The Marble Index is, more than anything, insolite, uncanny, in the Surrealists’ sense of the word, and, admittedly, an acquired taste, but for you, o my brothers and sisters, in quest of the arcane and incandescent, it is an essential album. In Richard Williams’s bemused liner notes you will find all the biographical information you need: her real name, her wandering narcotic life, her fate. The more venturesome will want to catch the documentary Nico: Icon or dip into James Young’s hair-raising and hilarious account of playing in her band in The End. Better still, listen to her albums: Desertshore, The End, Drama of Exile, Behind the Iron Curtain, and the sublime single, "Saeta."

Recently one of Nico’s songs appeared in a K-Mart commercial, an unlikely place to find her even in the afterlife. Some say she is the originator of Goth, but this is just silly, a misunderstanding, a pastiche. Nico has no heirs. She is a discrete entity.

Here in a chat with Danny Fields—writer, philosopher of Pop, music-biz boulevardier, and manager of the Ramones, among many other illustrious accomplishments—are some glimpses of the Moon Goddess.

Gadfly: When did you first meet Nico?

Fields: The day one will never forget. It was 1963, my assassination party, which was one week after November 22. The gloom and shock was so paralytic. It was Thanksgiving weekend. People were coming down from Cambridge and I decided to give a party for everybody to meet each other and get drunk. The drink was a large bowl of grapefruit juice, half grapefruit juice and half vodka which was very potent and Andy and that crowd was there and other New York people were there and Nico came in. I had never seen her. No one had ever seen her. I suppose we had seen her in the movie [Chelsea Girls] but few had ever seen her in the flesh and she was breathtaking. She was with some Chilean count who was later killed in a motorcycle accident. She went directly to the punch bowl and instead of taking the ladle and filling the glass, she tossed her head back and ladled the punch into her mouth, which was magnificent. And then she fell in love with, had a big crush on this boy named Seymour Avidor who later on, much later on, appeared in Female Trouble as Divine’s lawyer. He was a brilliant and beautiful little guy who set himself on fire accidentally and died. She wanted Seymour and he was totally gay. I had picked him off the street and told him to get rid of all his rings and necklaces and he’d be beautiful. She seduced him. He actually had sex with a woman for the first time in his life so I was impressed with that. We just became friends. I chased the Velvet Underground around then. A year or so later, Paul put her in the band, I should say with some reluctance….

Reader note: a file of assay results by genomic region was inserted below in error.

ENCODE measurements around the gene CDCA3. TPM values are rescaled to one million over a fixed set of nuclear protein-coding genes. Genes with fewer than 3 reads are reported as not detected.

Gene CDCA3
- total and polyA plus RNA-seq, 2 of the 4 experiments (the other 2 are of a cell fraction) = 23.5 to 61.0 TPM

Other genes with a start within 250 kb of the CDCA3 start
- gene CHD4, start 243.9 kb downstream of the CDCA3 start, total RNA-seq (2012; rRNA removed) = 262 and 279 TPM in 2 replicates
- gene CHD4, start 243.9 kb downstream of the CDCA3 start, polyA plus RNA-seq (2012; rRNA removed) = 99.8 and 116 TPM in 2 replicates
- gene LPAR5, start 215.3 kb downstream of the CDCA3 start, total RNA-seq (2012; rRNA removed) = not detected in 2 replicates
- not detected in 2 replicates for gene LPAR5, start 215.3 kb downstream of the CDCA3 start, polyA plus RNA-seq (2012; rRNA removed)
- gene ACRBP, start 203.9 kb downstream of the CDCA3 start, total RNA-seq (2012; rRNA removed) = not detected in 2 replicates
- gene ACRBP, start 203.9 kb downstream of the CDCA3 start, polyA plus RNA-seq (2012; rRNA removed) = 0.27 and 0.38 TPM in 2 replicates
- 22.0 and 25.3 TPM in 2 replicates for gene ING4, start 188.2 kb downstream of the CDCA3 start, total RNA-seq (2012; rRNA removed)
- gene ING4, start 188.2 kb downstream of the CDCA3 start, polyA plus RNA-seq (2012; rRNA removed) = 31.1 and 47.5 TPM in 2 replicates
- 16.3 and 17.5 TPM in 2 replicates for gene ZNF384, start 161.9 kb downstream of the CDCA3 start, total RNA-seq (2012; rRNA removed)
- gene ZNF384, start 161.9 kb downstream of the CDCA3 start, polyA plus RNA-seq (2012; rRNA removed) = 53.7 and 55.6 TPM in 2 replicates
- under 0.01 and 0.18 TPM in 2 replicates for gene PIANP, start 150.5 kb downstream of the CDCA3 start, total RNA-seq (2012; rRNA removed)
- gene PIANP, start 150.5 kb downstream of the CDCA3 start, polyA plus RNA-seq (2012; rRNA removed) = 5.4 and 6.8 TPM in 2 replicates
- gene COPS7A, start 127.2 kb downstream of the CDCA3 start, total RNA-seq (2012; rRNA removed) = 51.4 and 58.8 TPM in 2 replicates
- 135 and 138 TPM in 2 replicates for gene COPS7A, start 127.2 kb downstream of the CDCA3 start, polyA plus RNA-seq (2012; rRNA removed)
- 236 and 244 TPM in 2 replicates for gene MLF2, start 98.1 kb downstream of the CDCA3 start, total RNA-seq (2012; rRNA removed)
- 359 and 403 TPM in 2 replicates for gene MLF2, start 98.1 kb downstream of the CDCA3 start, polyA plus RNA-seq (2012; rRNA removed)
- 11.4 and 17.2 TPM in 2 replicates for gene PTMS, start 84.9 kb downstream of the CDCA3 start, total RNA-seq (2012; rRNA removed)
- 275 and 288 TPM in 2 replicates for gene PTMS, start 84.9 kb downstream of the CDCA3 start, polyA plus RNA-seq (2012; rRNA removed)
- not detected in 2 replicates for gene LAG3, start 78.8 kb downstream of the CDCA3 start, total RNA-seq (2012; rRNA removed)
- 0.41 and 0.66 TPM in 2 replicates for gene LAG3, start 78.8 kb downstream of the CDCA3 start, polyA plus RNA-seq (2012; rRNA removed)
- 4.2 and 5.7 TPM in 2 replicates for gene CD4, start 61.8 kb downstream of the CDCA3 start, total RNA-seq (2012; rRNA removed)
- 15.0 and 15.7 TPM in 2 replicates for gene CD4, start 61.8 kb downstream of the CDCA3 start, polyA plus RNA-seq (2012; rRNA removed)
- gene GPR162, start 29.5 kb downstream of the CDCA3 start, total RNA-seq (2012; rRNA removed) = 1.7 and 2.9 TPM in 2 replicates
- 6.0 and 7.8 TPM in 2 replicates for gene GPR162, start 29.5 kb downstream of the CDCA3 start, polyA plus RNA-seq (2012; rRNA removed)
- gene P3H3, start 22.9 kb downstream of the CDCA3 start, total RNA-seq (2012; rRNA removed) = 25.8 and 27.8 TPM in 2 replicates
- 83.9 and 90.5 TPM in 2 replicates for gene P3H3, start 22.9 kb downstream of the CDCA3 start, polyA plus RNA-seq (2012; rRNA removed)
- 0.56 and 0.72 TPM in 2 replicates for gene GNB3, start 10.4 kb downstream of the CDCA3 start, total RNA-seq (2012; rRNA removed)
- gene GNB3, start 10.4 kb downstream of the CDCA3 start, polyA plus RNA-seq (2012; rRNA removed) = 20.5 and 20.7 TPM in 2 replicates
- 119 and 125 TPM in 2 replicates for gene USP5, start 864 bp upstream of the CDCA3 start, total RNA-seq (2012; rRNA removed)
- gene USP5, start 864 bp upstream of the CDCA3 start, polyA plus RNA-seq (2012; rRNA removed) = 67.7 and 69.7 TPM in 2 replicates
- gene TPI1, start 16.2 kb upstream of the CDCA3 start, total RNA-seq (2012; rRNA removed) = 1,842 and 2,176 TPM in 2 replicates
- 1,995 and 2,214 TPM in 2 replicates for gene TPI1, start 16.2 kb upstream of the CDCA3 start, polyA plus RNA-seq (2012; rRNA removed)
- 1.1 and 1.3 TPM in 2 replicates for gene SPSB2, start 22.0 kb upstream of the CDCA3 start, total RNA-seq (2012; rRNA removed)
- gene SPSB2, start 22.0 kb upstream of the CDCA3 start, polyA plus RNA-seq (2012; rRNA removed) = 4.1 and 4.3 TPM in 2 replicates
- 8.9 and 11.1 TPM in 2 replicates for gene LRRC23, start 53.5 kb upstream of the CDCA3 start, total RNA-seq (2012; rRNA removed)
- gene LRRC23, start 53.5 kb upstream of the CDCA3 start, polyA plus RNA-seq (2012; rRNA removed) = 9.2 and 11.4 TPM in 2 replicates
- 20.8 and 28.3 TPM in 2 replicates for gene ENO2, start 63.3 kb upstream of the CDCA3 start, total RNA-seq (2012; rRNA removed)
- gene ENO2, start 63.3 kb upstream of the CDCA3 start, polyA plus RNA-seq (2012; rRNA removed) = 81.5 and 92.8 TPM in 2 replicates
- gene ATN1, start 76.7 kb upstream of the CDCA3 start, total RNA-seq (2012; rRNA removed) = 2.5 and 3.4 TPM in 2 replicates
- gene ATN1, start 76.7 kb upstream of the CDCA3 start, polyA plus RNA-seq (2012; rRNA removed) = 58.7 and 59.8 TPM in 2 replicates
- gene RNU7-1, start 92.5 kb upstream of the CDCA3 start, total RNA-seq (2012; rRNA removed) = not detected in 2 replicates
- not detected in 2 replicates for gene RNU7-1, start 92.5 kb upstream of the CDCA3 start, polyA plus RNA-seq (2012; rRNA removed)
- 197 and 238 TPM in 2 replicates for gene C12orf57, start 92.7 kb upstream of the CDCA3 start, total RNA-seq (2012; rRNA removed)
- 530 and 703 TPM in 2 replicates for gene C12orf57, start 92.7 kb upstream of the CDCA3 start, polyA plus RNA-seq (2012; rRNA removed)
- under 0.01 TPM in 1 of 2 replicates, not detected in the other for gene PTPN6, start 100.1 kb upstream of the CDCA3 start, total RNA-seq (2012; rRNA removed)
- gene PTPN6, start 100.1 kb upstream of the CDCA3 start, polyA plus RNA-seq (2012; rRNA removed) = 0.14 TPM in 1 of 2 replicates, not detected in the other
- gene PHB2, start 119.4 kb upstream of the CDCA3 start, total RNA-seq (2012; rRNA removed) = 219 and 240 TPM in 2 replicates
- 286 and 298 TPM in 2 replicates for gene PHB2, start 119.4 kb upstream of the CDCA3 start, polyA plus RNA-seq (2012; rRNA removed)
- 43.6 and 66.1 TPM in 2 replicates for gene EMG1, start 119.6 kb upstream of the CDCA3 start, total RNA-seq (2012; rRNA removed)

What? You mean they were reluctant to have her in the band?

Yeah and eager to be rid of her once she was in the band.

Oh. Was that why she left?

No, no. It was a combination of things. You know, she wasn’t wanted and she wanted to do her own songs. And she wanted to be a soloist. She had a little affair with Jackson Browne and then in fact had a chance to do the Chelsea Girls record. Paul [Morrissey] was always sort of protecting her and that record is mostly songs by Jackson and, who else….